I don’t think, I can make a coherent speech on this subject. Just to show the nonsense of this question, I will try. He is supposed to be conscious of everything. That includes himself, doesn’t it? Also, without self-consciousness, how can one feel compassion? Or how can one feel compassion without the ability to be hurt or harmed or feel pain? On the other hand, I’m not sure if being conscious of everything is different than being conscious of nothing. Both concepts are nonsense. It only makes sense to be conscious of something in particular. Once we say “I’m conscious of X”, we must be conscious of our consciousness. Being conscious of my consciousness makes as much sense as knowledge of knowledge, beliefs about beliefs, and reasoning about the reason. This does not make much sense, does it? As I said above, such questions are only useful to show the limits of our reasoning abilities. They simply short-circuit our logic machine. We have to step outside this logic machine to comprehend the issue.

“Does God have thoughts and desires? Is he a jealous and angry God?”

Can a force have thoughts and desires or be jealous and angry or be conscious of itself? We give these attributes to the forces with our metaphoric language (furious storm, calm weather). And we have to understand these forces to survive.

“Does he create things and destroy things?”

You can say, “things appear and disappear”, or “being created and destroyed”. It’s linguistics which reflects how we think about things. These two phrases say the same thing.

“Am I risking one of God’s lightning bolts by typing these insolent questions?”

We all are risking to die the next minute. We’d better do something good while we can.

Toilet Laws Belong in the Toilet


…figuratively, not literally.

These pictures are taken at the First Unitarian Church in Portland, Oregon.  Yes, in a Church.

Just stumbled across this post  calling to Sign the Boycott Target Pledge.  There seems to be an unraveling brouhaha in online media (thanks, Just Merveilleux) around the issue of who goes to which bathroom.

The AFA petition claims

Target’s policy is exactly how sexual predators get access to their victims. And with Target publicly boasting that men can enter women’s bathrooms, where do you think predators are going to go?

Oh, yes! All male sexual predators are going to dress as women and rush to Target bathrooms, overtake them, and stampede our unsuspecting innocent wives and daughters who have a legitimate need to pee in a place designated for this purpose by God almighty. Why? Because that’s exactly how they get access to their victims! They catch the victims when they are most vulnerable – with their pants down, sitting on the toilet in a Target bathroom! And (OMG) it is now legal!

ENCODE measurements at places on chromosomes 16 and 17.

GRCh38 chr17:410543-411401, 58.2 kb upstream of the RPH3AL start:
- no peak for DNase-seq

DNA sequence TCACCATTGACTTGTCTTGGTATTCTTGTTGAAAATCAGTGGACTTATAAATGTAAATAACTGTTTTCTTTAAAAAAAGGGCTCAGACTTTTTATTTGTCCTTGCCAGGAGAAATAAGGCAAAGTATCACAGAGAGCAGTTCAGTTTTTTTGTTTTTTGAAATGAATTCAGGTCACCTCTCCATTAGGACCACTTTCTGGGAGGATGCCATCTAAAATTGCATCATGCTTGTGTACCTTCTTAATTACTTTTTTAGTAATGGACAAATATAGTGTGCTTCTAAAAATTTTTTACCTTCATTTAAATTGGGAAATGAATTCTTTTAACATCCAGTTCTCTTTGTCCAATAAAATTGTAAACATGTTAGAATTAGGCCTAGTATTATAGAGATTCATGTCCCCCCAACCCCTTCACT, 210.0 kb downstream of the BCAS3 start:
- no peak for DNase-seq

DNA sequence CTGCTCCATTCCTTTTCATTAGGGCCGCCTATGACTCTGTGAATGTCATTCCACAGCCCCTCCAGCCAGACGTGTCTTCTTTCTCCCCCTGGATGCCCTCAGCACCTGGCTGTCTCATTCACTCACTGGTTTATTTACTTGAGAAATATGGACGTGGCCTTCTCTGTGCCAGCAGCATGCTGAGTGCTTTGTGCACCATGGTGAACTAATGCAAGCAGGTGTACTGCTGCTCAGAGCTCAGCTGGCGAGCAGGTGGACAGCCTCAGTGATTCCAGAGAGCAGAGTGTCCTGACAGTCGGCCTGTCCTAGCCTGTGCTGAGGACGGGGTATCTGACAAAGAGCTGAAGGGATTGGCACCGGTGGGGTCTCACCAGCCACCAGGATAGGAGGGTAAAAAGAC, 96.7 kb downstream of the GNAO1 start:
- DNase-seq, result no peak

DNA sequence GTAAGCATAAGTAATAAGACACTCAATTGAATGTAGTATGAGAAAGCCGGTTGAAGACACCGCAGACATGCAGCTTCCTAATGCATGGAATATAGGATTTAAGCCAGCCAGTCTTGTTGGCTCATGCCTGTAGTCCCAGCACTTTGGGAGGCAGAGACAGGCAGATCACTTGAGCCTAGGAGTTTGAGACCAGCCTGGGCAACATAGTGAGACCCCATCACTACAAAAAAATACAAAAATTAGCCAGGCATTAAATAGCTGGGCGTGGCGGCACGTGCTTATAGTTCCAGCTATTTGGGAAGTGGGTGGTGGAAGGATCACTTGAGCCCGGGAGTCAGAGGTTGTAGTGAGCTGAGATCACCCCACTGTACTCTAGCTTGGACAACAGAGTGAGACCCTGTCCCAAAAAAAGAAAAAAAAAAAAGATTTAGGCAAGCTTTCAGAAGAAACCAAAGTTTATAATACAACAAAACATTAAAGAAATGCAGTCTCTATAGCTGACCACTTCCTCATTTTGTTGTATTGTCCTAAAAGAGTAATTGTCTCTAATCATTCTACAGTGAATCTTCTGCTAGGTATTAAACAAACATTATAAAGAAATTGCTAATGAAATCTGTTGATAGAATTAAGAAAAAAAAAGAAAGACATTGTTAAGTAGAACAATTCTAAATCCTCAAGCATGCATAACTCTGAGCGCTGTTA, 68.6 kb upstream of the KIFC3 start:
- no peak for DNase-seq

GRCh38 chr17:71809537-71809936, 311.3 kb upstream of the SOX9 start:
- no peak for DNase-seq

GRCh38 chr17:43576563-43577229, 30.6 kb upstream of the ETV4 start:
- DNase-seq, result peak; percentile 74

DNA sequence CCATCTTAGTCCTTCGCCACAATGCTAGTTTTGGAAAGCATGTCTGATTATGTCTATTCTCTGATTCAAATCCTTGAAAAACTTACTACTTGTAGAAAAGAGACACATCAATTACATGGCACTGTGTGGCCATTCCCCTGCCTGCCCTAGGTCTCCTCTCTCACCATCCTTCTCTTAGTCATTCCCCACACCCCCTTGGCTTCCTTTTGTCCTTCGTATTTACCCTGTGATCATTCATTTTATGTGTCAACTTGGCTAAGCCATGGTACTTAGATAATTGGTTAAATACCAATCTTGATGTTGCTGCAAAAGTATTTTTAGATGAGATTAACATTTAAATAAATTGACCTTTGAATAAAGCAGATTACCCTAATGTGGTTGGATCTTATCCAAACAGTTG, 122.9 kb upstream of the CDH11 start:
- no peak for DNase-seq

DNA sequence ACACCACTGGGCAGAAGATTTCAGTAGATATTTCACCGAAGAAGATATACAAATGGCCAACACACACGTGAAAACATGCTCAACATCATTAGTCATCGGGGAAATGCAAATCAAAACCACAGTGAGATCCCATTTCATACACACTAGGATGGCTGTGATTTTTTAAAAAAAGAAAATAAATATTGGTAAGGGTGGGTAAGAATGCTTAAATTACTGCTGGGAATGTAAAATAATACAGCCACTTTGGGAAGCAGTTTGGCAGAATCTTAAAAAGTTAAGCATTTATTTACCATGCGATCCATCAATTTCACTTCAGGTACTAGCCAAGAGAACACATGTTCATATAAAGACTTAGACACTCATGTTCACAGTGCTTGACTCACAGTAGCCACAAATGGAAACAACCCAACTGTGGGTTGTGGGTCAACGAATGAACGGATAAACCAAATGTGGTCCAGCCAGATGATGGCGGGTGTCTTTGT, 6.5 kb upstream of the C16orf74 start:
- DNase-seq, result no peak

I have a few questions to the proponents of legislation to ban people from using public restrooms based on how they look:

  1. Why can’t a male sexual predator dress like a man and go to a men’s public restroom to harass our unsuspecting innocent husbands and sons?  To follow the AFA logic, we must prohibit men from entering men’s restrooms for the fear that they might commit heinous sexual crimes there.
  2. What is the connection between a person’s appearance and the likelihood that this person is a sexual predator?  Who could imagine that Catholic priests (yes, priests) could molest children?  Should we ban everyone who looks like a priest from entering men’s restrooms?
  3. How are these laws going to be enforced?  Shall Target have a security officer checking patron’s genitalia at the bathroom entrance?
  4. What if a person’s gender is misjudged?  Who will pay compensation to the victims of unwarranted humiliating bathroom police raids subjected to strip searches simply because someone imagined that they may have a different kind of genitalia than one might think?
  5. How would you like being dragged out of a public restroom by a security guard with your pants down because someone thought that you don’t look like a person they thought you look like?
  6. And, finally, why are you so preoccupied with other people’s genitalia?

The proponents of the bathroom laws claim that they “never said that all transgender people are sexual predators”.  However, they clearly imply that anyone who dresses to look like the opposite sex and goes to a public restroom does so for no other purpose than committing sexual offenses.